- Another custom Ti frame
- A custom steel frame
- A carbon fibre frame
- Other alternatives, like a standard fit steel or aluminium frame
As I already have a frame that I know fits, I can use this to inform my choices on standard sized frames and as a template for custom frames. You will note from the diagram below that I need an excessively long head tube and a short-ish virtual top tube. This should give an upright riding position.
Sorry, being a bit techy there. The VTT or “virtual top tube” is basically the distance from the seatpost to the steerer, measured horizontally, 554mm in the diagram below. The “head tube” is the short section of tubing at the front of the frame that the forks plug into, 190mm in the diagram.
These two measurements are crucial in frame sizing. The VTT gives the length for your upper body and arms stretching across the bike and the head tube gives the vertical height of the bike at the front.
The advantage of this is that I have already tried it. The ride on a Titanium frame is great. There are two downsides.
First there is is the cost. Secondly there is the fact that my previous Ti frame failed.
The cost of Ti bikes has increased greatly since I bought my original one. This is partly due to a “general” increase in the price of everything and partly due to specific increases in the price of Titanium.
The failure of the frame around the seatpost/seat stays/top tube interface seems to be down to either a manufacturing flaw or a design fault. Maybe a little of each. But it just goes to show that it isn’t easy to buy a good Ti bike frame. This means an extra obstacle before buying this type of frame, checking the manufacturers history of failures.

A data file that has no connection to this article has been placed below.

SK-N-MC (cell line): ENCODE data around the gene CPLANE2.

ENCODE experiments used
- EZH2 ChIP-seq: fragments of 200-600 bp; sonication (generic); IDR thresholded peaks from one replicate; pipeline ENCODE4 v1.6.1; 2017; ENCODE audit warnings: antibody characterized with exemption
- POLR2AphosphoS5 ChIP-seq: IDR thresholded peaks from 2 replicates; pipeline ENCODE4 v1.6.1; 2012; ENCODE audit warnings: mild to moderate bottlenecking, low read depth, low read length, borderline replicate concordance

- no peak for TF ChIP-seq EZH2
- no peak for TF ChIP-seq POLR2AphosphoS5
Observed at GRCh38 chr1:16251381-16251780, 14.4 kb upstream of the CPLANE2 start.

Steel is a great material for frames. I have had steel frames before and like them. Steel has better ride qualities than aluminium. They are slightly cheaper than Titanium. As they are made in the UK they are much easier to repair. On the minus side steel does rust and does need repainting every few years. I don’t buy the “steel is real” hype but it is a known technology. There is a huge choice in great places to buy bespoke steel frames from in the UK.
Carbon Fibre frame
These are not available in a “Build to your shape” custom product from anywhere*. The problem with this is finding designs that match my old frame, which fit me.
*not true! See comments
To get a bike that is comfortable over long distances with drop bars a shorter top tube and a longer head tube are needed than the standard sizes. Fortunately, many of the new generation of “sportive” bikes have the geometry I am looking for as a design feature.
Specialized do a frame geometry that is in the right sort of area. This is for their “Roubaix” models.
Other carbon fibre bikes with the right sort of geometry:
I am favouring the carbon fibre option at the moment, partly because I have never tried this type of frame before…:)
Although frames in standard sizes with a good geometry aren’t common there are a few that a close to a fit and with a odd sized stem and a bunch of spacers might just work.
The big advantage of this approach is that I can get a cheap frame, put many of the old parts from the Setavento on it and the cost is low. Always a good thing in these uncertain times.
The Tifosi CK7 is a “nearly fit” like this. The Specialized Sectuer is a Aluminium version of the Roubaix – unfortunately not available as just a cheap frame. Giant also do an Aluminium version of the Defy.